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Polish Your Professional Skills: Giving an Academic Presentation: Start Here

How do I prepare to give a presentation?

  • Practise presenting with the corresponding visuals until you don’t have to read off the PowerPoint slides.
  • Time your presentation to make sure it fits in the requirements of the assignment.
  • Practise in front of a mirror or make a video of your presentation so you can critique yourself.
  • Better yet, have a friend or classmate listen and give you feedback.
  • Make notes or flashcards for parts that you have trouble remembering.
  • If possible, practise in the room you will present in and check audio visual equipment.
  • Ensure you have everything you need on presentation day (USB, handouts, etc.) and always have two or three copies of your files available if there are technical problems.

How do I manage nervousness?

  • Start working on your presentation early: the sooner you begin, the more time you have to learn the content and practise. Procrastinating increases stress and pressure and nervousness.
  • Practise as much as possible. Use the strategies above or consider booking an appointment with Learning Services to get feedback on your presentation.
  • Expect and accept nerves; don’t worry about hiding your nervousness. Instead, focus on getting the content across as best you can.

How do I make my presentation memorable?

  •  Make eye contact with the audience.
  •  Show enthusiasm about your presentation.
  •  Keep your face and the front of your body turned to the audience, not to the screen.  Don’t read from the screen or the laptop.
  • Pace yourself: most people tend to speed up at the end of sentences, paragraphs, or the last part of their presentation.
  • Focus: choose one aspect of your presentation, such as your enthusiasm for the topic, and focus on conveying that with each sentence rather than internally evaluating your performance as you present.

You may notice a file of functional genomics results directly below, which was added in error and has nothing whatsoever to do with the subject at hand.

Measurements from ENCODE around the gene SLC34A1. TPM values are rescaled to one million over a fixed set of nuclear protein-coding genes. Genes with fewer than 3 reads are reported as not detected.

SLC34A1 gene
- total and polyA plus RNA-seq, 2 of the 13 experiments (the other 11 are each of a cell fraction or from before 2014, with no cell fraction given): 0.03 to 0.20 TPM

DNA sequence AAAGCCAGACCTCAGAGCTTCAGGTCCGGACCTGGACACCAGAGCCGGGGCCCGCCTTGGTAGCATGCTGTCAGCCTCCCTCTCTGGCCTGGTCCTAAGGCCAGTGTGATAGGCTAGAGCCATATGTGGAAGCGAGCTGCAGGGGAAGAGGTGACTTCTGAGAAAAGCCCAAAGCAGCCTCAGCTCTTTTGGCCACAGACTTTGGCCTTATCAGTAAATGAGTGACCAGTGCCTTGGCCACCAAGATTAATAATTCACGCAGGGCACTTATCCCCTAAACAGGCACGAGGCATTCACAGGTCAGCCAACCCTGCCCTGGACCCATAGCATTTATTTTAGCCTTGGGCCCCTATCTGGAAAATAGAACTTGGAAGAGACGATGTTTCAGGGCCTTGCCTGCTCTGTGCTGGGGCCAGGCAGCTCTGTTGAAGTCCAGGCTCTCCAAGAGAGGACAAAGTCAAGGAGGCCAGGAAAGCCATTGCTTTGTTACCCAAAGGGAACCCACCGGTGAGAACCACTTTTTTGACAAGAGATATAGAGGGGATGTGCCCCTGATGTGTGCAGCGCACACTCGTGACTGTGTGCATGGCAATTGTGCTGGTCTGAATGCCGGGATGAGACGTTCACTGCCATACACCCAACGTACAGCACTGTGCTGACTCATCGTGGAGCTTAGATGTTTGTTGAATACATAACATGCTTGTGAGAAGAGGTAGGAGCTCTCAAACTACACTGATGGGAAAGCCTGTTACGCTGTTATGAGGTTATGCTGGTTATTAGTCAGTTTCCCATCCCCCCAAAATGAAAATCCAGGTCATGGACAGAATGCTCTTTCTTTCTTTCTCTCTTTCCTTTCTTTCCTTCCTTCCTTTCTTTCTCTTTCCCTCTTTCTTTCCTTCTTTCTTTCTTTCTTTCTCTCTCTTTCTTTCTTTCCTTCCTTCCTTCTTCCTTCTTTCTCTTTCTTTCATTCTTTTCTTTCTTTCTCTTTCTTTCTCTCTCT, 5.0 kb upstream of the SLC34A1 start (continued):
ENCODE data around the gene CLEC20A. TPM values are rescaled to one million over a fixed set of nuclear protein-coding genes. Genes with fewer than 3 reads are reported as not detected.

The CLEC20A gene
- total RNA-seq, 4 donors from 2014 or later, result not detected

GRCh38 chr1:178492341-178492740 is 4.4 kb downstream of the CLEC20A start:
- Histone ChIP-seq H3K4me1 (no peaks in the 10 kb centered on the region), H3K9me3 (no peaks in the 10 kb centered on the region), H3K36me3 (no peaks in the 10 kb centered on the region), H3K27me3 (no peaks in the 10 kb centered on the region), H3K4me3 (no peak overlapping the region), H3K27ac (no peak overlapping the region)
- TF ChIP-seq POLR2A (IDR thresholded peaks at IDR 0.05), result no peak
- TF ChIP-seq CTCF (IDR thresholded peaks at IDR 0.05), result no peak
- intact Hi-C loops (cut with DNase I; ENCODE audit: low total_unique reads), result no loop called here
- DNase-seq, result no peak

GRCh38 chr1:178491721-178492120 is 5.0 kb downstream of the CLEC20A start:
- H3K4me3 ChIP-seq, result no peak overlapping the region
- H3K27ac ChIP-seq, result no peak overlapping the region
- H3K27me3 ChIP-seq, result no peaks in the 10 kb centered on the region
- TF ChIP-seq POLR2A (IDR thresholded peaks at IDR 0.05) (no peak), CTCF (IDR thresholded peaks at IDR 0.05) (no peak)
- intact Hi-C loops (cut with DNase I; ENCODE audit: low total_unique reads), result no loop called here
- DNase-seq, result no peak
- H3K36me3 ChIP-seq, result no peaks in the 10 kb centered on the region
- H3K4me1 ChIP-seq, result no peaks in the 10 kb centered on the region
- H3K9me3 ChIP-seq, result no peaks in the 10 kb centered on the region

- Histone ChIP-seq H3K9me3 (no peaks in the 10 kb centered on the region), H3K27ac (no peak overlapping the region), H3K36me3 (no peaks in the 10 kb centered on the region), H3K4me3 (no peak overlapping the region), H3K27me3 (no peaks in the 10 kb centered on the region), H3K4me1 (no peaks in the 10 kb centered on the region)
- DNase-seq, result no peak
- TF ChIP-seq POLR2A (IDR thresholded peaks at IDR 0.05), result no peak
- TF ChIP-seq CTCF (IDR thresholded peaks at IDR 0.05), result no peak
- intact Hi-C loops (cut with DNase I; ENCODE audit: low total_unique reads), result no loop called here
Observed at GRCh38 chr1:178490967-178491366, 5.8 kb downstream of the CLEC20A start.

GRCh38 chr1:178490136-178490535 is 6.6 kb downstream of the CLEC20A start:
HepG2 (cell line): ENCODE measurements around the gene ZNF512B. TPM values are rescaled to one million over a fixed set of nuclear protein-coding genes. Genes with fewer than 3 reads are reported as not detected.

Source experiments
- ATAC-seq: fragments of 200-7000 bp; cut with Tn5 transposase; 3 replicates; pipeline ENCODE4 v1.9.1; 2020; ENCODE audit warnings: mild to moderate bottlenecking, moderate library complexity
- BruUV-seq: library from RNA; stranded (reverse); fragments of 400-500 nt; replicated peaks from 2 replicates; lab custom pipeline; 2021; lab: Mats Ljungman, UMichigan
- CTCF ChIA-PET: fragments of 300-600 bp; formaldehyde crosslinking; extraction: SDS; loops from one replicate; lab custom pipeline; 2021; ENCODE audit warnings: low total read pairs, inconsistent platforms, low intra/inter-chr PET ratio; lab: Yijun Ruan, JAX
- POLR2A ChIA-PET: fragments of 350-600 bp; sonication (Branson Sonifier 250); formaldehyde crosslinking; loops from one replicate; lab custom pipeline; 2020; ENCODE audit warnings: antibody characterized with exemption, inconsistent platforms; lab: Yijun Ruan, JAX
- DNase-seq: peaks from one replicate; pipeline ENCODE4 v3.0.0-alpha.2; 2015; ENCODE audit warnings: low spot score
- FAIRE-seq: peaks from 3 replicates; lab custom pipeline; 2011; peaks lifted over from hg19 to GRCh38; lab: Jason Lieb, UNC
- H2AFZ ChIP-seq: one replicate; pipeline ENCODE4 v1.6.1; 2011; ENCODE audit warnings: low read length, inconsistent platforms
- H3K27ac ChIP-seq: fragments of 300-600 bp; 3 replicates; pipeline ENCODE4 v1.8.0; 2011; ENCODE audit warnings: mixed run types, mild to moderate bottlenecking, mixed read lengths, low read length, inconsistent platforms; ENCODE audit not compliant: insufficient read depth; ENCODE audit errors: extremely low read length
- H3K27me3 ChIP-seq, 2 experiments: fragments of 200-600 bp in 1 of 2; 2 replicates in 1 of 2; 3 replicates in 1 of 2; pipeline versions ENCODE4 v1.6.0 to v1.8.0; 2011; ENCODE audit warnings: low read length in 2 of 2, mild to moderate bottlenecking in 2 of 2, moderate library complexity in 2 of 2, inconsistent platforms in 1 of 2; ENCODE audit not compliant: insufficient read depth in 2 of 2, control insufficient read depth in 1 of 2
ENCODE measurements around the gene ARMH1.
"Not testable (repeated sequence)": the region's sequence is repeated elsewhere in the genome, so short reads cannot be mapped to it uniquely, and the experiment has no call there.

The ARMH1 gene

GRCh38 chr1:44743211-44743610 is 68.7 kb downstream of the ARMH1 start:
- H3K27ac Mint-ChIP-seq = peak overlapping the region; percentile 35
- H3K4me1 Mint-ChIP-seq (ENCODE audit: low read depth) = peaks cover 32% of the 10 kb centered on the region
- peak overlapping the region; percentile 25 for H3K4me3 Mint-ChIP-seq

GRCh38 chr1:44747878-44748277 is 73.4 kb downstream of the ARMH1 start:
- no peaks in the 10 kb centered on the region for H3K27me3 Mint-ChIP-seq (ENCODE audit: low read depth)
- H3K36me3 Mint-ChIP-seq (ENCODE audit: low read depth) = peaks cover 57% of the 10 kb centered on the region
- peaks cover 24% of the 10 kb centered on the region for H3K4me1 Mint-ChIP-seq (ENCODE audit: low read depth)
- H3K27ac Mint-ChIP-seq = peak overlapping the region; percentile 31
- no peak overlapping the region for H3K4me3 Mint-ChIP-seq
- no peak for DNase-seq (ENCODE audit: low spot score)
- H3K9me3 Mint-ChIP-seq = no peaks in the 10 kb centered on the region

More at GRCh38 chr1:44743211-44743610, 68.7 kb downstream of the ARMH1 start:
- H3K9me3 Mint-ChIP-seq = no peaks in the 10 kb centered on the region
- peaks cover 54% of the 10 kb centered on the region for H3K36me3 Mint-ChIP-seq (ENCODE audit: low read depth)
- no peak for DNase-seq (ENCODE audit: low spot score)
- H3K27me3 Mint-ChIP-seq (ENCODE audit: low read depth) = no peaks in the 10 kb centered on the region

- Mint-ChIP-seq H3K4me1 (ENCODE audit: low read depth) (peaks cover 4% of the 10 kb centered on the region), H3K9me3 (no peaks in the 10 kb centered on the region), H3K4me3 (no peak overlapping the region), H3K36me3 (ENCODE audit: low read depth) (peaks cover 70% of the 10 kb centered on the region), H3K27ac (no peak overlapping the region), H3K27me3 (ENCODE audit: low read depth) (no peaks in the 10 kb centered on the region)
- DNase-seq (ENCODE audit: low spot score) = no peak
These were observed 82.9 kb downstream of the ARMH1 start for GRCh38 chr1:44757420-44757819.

How do I deal with questions?

  • Think of potential questions before you present. Have the answers with you at your presentation so you can refer to them if the audience ask that question or a similar one.
  • Take time to process the question and formulate a response.  Repeat or paraphrase a question to be sure you understood it.
  • Don’t panic if you don’t immediately know the answer to a question. Ask for clarification if necessary. Take a moment to think, and behave calmly while you’re thinking, even if you don’t feel calm.
  • If you don’t know the answer, be honest but say “My research didn’t address that…” or “I see that as a next step” or discuss something related that you do know.

My presentation is over, now what?

  • Every presentation, no matter how good, can be a learning experience.
  • Get feedback from audience members and/or the instructor and reflect on it. Set goals to improve your next presentation. 
  • Do a self-evaluation:
    • name three things that went well and you would try again
    • name two things you would improve
    • name two things you would like to stop
  • Consider attending Presentation Boot Camp to build on your skills for the next presentation.

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